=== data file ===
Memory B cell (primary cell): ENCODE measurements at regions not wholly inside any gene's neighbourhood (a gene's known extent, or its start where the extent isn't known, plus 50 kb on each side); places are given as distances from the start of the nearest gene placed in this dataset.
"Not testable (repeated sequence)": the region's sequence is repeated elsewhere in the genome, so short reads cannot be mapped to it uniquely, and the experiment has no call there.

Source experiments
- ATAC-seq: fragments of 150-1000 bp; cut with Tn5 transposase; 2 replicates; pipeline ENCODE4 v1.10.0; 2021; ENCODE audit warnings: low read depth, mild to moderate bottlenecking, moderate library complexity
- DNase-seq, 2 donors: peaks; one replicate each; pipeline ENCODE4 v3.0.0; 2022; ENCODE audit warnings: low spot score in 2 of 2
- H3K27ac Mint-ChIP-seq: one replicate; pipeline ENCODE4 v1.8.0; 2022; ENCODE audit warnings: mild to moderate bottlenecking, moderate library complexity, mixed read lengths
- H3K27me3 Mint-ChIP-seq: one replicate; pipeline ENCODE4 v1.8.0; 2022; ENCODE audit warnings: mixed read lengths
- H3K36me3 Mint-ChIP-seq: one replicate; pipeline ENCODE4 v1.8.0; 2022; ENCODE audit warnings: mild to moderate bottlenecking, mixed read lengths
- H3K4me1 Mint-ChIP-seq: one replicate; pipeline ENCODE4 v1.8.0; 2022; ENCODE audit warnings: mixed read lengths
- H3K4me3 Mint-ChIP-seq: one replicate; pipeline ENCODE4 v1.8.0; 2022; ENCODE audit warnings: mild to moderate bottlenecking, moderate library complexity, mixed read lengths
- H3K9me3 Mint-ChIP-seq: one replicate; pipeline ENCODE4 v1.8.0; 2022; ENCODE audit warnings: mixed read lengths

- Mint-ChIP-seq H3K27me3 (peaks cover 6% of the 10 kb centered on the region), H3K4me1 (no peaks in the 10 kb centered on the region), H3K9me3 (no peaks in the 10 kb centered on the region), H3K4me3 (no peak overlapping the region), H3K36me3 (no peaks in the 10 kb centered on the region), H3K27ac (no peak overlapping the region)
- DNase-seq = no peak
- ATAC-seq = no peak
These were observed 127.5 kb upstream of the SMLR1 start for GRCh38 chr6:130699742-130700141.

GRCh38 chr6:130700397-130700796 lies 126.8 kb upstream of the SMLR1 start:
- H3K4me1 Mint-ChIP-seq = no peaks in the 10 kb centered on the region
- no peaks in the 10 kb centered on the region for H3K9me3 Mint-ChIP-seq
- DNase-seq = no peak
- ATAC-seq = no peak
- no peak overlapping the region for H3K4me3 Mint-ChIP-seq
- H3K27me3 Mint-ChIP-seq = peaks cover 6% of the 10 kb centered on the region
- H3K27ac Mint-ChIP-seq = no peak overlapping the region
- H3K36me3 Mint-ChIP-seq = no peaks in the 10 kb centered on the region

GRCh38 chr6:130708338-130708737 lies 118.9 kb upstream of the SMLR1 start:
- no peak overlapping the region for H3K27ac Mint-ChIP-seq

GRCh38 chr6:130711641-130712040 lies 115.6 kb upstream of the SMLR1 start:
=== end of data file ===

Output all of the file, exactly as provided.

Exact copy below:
Memory B cell (primary cell): ENCODE measurements at regions not wholly inside any gene's neighbourhood (a gene's known extent, or its start where the extent isn't known, plus 50 kb on each side); places are given as distances from the start of the nearest gene placed in this dataset.
"Not testable (repeated sequence)": the region's sequence is repeated elsewhere in the genome, so short reads cannot be mapped to it uniquely, and the experiment has no call there.

Source experiments
- ATAC-seq: fragments of 150-1000 bp; cut with Tn5 transposase; 2 replicates; pipeline ENCODE4 v1.10.0; 2021; ENCODE audit warnings: low read depth, mild to moderate bottlenecking, moderate library complexity
- DNase-seq, 2 donors: peaks; one replicate each; pipeline ENCODE4 v3.0.0; 2022; ENCODE audit warnings: low spot score in 2 of 2
- H3K27ac Mint-ChIP-seq: one replicate; pipeline ENCODE4 v1.8.0; 2022; ENCODE audit warnings: mild to moderate bottlenecking, moderate library complexity, mixed read lengths
- H3K27me3 Mint-ChIP-seq: one replicate; pipeline ENCODE4 v1.8.0; 2022; ENCODE audit warnings: mixed read lengths
- H3K36me3 Mint-ChIP-seq: one replicate; pipeline ENCODE4 v1.8.0; 2022; ENCODE audit warnings: mild to moderate bottlenecking, mixed read lengths
- H3K4me1 Mint-ChIP-seq: one replicate; pipeline ENCODE4 v1.8.0; 2022; ENCODE audit warnings: mixed read lengths
- H3K4me3 Mint-ChIP-seq: one replicate; pipeline ENCODE4 v1.8.0; 2022; ENCODE audit warnings: mild to moderate bottlenecking, moderate library complexity, mixed read lengths
- H3K9me3 Mint-ChIP-seq: one replicate; pipeline ENCODE4 v1.8.0; 2022; ENCODE audit warnings: mixed read lengths

- Mint-ChIP-seq H3K27me3 (peaks cover 6% of the 10 kb centered on the region), H3K4me1 (no peaks in the 10 kb centered on the region), H3K9me3 (no peaks in the 10 kb centered on the region), H3K4me3 (no peak overlapping the region), H3K36me3 (no peaks in the 10 kb centered on the region), H3K27ac (no peak overlapping the region)
- DNase-seq = no peak
- ATAC-seq = no peak
These were observed 127.5 kb upstream of the SMLR1 start for GRCh38 chr6:130699742-130700141.

GRCh38 chr6:130700397-130700796 lies 126.8 kb upstream of the SMLR1 start:
- H3K4me1 Mint-ChIP-seq = no peaks in the 10 kb centered on the region
- no peaks in the 10 kb centered on the region for H3K9me3 Mint-ChIP-seq
- DNase-seq = no peak
- ATAC-seq = no peak
- no peak overlapping the region for H3K4me3 Mint-ChIP-seq
- H3K27me3 Mint-ChIP-seq = peaks cover 6% of the 10 kb centered on the region
- H3K27ac Mint-ChIP-seq = no peak overlapping the region
- H3K36me3 Mint-ChIP-seq = no peaks in the 10 kb centered on the region

GRCh38 chr6:130708338-130708737 lies 118.9 kb upstream of the SMLR1 start:
- no peak overlapping the region for H3K27ac Mint-ChIP-seq

GRCh38 chr6:130711641-130712040 lies 115.6 kb upstream of the SMLR1 start: